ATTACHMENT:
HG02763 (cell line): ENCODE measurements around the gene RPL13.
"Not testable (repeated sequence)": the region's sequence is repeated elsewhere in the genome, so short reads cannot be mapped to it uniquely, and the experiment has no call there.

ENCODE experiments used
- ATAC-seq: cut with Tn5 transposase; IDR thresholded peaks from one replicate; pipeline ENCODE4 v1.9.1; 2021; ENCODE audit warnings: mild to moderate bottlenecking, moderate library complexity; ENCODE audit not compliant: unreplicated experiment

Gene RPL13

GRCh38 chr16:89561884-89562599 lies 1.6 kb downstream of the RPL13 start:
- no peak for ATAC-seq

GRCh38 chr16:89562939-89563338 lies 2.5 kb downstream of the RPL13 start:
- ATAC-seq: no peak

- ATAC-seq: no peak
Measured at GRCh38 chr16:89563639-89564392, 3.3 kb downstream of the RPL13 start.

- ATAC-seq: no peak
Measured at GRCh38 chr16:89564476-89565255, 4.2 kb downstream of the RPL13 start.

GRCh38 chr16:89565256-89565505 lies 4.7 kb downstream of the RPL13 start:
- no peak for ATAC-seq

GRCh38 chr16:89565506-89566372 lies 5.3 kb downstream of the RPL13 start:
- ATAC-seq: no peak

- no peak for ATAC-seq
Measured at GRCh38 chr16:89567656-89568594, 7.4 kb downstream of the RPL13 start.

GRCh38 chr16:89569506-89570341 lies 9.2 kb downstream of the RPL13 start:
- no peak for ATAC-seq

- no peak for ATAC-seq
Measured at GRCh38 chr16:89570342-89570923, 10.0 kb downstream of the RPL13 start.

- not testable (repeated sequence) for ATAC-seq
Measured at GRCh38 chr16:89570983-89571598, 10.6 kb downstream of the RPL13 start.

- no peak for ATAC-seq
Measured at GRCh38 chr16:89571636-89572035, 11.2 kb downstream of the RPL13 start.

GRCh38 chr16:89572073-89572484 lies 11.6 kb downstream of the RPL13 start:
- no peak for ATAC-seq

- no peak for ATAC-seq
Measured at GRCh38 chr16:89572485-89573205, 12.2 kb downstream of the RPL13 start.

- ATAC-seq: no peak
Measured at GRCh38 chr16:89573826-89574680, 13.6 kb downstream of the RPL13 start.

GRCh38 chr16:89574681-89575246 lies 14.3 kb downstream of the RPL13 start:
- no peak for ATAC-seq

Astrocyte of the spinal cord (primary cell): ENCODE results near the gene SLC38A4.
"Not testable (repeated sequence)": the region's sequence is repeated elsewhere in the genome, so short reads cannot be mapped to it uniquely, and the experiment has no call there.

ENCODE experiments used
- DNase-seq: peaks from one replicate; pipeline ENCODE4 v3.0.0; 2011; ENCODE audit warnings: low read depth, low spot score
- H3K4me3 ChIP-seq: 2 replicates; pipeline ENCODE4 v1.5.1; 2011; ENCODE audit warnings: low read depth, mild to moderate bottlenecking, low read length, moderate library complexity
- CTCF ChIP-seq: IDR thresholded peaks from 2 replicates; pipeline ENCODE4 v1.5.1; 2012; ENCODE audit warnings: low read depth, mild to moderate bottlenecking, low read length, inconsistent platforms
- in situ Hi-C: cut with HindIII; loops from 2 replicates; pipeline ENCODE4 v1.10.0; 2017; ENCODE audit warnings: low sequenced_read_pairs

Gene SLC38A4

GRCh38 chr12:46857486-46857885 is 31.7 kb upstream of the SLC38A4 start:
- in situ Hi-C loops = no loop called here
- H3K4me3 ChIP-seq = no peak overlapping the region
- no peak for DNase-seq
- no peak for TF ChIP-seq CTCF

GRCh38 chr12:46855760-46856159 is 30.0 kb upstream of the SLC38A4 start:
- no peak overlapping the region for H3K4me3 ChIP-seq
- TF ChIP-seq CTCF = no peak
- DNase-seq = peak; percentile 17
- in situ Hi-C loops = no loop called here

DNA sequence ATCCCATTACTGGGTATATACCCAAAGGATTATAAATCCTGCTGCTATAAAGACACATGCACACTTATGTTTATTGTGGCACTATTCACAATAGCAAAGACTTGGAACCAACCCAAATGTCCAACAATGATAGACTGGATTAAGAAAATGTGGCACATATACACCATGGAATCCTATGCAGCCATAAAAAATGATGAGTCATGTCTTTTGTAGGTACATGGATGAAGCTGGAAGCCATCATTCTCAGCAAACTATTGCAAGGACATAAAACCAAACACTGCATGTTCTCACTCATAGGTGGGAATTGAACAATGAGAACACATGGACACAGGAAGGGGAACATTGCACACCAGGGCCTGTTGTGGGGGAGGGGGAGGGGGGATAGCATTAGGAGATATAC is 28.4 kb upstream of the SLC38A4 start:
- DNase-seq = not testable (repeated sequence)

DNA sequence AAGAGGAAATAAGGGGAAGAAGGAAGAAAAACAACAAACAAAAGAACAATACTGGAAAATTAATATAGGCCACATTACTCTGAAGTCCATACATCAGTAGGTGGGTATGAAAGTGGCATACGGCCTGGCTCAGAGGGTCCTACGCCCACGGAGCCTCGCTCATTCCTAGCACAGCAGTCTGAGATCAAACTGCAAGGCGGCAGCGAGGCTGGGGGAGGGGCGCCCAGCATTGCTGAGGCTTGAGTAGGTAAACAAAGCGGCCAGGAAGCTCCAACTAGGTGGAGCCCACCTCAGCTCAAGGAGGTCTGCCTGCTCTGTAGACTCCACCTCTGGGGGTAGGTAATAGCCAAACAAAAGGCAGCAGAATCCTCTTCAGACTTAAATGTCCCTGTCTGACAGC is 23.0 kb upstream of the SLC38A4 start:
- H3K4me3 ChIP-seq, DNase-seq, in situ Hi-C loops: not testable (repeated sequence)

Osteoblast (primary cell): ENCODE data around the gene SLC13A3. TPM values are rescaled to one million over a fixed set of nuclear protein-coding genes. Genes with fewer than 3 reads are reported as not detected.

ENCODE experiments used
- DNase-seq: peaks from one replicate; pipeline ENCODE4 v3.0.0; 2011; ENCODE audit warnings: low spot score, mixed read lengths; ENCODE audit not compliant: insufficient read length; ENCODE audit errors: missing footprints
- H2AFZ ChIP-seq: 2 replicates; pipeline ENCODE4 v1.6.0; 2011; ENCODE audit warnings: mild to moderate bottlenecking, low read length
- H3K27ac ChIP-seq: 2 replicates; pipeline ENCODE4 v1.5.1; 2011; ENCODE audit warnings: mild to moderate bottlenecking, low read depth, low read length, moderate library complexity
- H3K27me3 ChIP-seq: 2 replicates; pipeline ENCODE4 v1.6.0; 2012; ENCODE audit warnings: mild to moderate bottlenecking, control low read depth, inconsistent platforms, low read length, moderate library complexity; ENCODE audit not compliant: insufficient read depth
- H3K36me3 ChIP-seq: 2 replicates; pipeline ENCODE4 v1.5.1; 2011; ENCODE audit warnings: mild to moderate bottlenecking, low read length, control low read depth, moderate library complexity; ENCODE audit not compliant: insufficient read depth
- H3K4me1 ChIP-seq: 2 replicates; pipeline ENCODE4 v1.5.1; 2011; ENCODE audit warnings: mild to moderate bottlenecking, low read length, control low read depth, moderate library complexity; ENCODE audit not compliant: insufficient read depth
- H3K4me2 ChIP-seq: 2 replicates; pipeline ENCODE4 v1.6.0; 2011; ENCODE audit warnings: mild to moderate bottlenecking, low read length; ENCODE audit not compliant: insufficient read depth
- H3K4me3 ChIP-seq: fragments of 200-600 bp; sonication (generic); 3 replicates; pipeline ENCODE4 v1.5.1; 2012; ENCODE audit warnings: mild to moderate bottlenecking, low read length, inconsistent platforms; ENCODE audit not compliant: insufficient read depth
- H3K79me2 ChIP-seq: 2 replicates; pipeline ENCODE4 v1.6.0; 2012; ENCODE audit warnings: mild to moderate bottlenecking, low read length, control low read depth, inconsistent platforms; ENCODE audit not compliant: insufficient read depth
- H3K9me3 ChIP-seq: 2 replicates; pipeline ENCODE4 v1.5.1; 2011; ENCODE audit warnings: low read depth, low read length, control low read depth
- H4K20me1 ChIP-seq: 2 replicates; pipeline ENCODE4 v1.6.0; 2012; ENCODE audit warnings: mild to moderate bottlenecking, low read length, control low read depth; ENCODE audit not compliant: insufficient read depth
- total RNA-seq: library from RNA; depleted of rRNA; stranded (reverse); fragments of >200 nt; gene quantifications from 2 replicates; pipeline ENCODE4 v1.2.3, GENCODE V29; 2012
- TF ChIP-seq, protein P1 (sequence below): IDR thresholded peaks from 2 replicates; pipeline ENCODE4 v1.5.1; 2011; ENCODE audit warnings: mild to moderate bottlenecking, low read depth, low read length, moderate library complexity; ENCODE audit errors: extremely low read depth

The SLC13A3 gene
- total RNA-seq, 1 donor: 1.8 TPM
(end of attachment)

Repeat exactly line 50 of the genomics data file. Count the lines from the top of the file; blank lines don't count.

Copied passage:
- no peak overlapping the region for H3K4me3 ChIP-seq